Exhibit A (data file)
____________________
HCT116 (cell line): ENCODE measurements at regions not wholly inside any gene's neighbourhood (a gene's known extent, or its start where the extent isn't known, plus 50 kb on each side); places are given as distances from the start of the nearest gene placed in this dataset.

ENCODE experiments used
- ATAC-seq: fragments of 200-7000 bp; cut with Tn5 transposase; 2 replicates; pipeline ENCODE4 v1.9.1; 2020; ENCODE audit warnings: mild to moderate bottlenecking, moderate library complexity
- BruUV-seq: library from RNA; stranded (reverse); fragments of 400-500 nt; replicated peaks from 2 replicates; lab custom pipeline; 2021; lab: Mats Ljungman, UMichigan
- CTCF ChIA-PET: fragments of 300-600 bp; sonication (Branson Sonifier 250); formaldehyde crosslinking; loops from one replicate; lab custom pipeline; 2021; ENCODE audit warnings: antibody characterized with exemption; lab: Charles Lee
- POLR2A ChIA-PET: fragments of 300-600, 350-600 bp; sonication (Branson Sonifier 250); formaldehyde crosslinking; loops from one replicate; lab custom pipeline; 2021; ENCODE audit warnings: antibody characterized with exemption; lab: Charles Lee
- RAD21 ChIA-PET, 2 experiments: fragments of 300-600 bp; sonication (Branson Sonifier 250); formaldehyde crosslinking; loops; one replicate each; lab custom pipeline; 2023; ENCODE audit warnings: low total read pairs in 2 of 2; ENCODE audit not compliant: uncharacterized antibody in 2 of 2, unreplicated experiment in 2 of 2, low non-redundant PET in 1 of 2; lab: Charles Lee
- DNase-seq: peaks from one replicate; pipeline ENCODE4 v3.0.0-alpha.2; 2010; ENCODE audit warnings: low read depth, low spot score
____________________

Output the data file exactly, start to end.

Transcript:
HCT116 (cell line): ENCODE measurements at regions not wholly inside any gene's neighbourhood (a gene's known extent, or its start where the extent isn't known, plus 50 kb on each side); places are given as distances from the start of the nearest gene placed in this dataset.

ENCODE experiments used
- ATAC-seq: fragments of 200-7000 bp; cut with Tn5 transposase; 2 replicates; pipeline ENCODE4 v1.9.1; 2020; ENCODE audit warnings: mild to moderate bottlenecking, moderate library complexity
- BruUV-seq: library from RNA; stranded (reverse); fragments of 400-500 nt; replicated peaks from 2 replicates; lab custom pipeline; 2021; lab: Mats Ljungman, UMichigan
- CTCF ChIA-PET: fragments of 300-600 bp; sonication (Branson Sonifier 250); formaldehyde crosslinking; loops from one replicate; lab custom pipeline; 2021; ENCODE audit warnings: antibody characterized with exemption; lab: Charles Lee
- POLR2A ChIA-PET: fragments of 300-600, 350-600 bp; sonication (Branson Sonifier 250); formaldehyde crosslinking; loops from one replicate; lab custom pipeline; 2021; ENCODE audit warnings: antibody characterized with exemption; lab: Charles Lee
- RAD21 ChIA-PET, 2 experiments: fragments of 300-600 bp; sonication (Branson Sonifier 250); formaldehyde crosslinking; loops; one replicate each; lab custom pipeline; 2023; ENCODE audit warnings: low total read pairs in 2 of 2; ENCODE audit not compliant: uncharacterized antibody in 2 of 2, unreplicated experiment in 2 of 2, low non-redundant PET in 1 of 2; lab: Charles Lee
- DNase-seq: peaks from one replicate; pipeline ENCODE4 v3.0.0-alpha.2; 2010; ENCODE audit warnings: low read depth, low spot score